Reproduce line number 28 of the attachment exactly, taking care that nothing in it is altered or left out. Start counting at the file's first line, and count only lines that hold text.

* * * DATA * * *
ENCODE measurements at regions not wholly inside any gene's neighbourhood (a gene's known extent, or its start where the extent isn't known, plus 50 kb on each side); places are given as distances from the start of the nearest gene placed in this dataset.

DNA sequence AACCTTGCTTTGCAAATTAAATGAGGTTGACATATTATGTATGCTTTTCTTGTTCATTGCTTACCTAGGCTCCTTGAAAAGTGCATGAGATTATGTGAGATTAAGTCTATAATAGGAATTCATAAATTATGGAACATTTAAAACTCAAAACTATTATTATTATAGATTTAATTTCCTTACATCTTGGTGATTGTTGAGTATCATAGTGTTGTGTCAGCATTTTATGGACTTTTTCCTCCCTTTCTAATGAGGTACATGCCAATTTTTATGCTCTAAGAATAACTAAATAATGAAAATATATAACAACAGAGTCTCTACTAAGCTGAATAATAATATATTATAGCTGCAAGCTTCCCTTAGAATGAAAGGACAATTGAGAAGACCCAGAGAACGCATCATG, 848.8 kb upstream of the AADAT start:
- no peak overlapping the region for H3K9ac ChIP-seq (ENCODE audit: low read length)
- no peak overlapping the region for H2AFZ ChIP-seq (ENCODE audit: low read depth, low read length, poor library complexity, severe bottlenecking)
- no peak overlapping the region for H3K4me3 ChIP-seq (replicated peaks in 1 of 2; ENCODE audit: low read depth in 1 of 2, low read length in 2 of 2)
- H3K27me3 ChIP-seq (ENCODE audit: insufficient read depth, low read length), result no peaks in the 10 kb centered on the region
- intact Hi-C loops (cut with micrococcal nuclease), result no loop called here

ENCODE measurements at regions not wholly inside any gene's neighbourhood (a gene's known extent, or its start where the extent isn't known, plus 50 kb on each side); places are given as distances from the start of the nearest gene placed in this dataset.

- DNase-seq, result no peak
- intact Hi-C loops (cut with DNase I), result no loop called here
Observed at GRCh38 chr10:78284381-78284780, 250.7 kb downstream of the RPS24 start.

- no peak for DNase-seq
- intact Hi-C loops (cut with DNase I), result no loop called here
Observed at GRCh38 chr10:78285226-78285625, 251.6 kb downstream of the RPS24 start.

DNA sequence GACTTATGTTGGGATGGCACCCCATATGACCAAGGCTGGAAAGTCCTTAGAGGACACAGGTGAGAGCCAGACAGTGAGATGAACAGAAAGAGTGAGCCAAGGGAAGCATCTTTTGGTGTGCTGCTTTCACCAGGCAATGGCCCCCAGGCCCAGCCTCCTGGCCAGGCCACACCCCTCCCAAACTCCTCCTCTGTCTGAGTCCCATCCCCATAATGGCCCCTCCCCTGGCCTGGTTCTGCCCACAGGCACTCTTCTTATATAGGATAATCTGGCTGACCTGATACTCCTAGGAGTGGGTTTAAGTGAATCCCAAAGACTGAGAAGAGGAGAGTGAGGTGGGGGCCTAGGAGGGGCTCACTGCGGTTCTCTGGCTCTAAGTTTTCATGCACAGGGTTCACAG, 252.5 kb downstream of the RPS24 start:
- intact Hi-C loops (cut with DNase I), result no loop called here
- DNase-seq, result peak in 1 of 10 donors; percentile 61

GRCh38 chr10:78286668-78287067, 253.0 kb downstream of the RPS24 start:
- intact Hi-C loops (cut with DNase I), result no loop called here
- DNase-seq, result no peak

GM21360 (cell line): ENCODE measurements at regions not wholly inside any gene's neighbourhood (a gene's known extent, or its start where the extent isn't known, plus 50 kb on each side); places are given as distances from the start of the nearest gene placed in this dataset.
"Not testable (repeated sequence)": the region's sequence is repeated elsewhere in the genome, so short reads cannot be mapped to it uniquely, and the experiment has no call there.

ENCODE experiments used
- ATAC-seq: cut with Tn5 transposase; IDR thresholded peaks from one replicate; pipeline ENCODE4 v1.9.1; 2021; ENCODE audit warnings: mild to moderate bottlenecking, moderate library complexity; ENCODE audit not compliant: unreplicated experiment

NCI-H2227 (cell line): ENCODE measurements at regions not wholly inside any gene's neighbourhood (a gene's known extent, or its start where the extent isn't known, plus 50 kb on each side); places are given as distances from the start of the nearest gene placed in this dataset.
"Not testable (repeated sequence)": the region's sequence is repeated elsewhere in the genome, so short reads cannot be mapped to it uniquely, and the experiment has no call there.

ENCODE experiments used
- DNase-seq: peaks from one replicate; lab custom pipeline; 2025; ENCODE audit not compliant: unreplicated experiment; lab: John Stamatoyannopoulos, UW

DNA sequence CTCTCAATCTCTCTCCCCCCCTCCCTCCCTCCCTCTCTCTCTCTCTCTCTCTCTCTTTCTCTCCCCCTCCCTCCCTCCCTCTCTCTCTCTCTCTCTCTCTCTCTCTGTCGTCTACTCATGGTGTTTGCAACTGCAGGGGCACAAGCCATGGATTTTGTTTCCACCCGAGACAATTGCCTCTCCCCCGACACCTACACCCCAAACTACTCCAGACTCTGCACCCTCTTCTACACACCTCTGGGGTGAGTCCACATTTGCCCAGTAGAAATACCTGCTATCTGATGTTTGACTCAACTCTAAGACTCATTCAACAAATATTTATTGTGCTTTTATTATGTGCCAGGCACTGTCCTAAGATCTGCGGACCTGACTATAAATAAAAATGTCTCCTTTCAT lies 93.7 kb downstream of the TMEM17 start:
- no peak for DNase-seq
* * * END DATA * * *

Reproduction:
- DNase-seq: peaks from one replicate; lab custom pipeline; 2025; ENCODE audit not compliant: unreplicated experiment; lab: John Stamatoyannopoulos, UW